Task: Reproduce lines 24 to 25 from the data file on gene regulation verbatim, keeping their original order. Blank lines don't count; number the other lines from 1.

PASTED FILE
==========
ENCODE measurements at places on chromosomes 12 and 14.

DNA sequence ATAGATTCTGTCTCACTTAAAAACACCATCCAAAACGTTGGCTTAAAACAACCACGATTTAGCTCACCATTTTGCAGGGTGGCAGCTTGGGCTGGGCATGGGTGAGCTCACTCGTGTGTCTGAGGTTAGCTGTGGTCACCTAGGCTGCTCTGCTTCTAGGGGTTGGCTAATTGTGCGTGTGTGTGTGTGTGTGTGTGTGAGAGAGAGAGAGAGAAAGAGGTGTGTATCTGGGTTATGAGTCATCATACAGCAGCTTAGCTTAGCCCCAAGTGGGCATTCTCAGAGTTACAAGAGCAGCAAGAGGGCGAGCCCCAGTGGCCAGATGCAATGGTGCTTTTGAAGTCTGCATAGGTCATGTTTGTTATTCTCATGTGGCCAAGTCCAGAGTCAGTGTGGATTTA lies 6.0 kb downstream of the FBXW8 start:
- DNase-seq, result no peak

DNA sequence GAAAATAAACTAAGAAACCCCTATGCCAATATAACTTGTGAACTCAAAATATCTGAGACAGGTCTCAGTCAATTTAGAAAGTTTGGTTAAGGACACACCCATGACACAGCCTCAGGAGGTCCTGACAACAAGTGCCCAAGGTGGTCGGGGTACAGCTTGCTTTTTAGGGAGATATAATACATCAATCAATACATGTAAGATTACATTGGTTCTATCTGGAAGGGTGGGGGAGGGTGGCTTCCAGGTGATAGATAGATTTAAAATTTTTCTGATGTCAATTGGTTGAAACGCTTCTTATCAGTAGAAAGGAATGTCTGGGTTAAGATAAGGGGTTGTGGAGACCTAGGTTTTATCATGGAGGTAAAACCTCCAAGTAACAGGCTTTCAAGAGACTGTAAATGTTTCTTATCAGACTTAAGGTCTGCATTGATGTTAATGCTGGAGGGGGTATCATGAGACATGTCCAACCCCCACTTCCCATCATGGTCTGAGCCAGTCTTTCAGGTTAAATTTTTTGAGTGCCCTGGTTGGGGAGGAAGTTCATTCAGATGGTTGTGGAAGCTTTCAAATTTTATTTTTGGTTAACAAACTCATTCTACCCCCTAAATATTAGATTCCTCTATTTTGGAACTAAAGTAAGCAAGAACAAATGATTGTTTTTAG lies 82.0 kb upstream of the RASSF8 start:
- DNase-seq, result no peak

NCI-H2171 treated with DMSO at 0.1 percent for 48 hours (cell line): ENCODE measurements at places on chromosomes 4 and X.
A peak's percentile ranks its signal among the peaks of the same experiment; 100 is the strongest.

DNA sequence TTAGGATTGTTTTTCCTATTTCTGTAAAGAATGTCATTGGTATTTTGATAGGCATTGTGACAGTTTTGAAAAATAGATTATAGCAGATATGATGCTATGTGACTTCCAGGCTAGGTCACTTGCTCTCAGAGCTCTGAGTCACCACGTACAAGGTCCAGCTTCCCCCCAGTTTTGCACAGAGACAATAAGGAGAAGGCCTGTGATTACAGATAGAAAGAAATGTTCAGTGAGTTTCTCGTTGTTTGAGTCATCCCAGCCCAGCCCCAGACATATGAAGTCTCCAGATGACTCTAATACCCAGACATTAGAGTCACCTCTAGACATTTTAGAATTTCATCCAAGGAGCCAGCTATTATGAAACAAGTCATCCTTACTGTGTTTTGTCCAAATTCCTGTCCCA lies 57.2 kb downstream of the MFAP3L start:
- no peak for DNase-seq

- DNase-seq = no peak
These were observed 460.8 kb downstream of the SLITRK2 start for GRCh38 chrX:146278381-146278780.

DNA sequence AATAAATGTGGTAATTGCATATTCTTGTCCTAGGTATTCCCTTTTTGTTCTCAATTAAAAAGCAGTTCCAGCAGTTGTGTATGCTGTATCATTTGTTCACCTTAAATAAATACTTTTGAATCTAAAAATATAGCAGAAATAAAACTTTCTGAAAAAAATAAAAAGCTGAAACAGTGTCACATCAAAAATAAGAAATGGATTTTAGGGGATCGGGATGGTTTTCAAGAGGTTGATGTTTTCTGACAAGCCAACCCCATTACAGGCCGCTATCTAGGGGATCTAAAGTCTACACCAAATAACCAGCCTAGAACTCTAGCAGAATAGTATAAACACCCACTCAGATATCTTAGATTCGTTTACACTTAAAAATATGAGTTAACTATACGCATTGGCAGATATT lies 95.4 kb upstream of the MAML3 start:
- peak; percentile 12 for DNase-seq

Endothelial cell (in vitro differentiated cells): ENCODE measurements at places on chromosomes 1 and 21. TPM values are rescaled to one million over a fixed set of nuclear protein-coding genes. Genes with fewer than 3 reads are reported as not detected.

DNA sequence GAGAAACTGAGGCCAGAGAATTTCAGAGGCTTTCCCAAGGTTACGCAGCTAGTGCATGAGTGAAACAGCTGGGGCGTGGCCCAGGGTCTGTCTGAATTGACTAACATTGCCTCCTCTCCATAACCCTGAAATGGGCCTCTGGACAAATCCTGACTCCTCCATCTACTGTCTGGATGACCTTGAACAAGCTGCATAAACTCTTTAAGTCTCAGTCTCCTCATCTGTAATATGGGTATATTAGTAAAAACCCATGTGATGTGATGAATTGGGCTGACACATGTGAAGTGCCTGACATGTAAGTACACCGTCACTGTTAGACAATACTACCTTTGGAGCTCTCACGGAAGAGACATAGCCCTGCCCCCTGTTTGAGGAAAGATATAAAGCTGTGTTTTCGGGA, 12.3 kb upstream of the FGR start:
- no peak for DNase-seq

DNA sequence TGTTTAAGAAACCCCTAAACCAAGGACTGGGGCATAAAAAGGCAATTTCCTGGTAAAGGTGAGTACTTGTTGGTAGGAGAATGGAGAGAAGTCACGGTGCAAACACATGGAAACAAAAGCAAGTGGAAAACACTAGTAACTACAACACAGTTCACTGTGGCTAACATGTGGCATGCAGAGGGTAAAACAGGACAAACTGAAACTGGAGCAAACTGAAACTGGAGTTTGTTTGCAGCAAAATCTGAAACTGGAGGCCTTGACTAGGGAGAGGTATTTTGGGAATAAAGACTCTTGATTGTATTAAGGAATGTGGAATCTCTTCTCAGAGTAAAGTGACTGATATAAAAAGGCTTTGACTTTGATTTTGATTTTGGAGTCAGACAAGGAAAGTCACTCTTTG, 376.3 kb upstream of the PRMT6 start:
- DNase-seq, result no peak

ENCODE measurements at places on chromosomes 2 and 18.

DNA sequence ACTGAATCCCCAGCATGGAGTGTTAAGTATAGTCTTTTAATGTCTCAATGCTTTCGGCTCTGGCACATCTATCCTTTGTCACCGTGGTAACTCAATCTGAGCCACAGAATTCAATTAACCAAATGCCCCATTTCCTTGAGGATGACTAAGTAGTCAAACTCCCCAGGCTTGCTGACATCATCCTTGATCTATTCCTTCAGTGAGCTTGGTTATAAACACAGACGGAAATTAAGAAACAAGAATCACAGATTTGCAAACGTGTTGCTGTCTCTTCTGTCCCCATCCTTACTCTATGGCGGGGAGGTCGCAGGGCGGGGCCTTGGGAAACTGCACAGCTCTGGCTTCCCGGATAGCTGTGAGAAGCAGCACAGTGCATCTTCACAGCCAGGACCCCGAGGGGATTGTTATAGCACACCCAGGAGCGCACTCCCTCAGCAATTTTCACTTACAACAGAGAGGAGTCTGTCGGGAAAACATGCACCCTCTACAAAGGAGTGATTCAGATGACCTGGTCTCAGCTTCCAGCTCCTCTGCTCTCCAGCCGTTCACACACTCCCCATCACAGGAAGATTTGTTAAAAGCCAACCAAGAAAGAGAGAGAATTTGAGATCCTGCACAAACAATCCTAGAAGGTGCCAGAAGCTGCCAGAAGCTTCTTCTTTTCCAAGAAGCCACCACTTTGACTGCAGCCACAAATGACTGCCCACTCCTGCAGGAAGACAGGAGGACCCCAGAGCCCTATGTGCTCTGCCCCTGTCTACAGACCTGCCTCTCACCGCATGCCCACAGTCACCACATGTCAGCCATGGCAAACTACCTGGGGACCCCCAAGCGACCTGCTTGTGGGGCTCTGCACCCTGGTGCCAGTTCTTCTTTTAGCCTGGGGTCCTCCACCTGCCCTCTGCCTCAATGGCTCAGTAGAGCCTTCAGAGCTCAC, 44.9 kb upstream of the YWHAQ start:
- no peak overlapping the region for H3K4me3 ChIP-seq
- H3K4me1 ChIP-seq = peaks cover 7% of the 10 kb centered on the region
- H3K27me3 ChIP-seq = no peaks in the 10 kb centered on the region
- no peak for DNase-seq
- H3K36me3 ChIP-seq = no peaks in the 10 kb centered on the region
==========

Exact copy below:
- no peak for DNase-seq
- H3K36me3 ChIP-seq = no peaks in the 10 kb centered on the region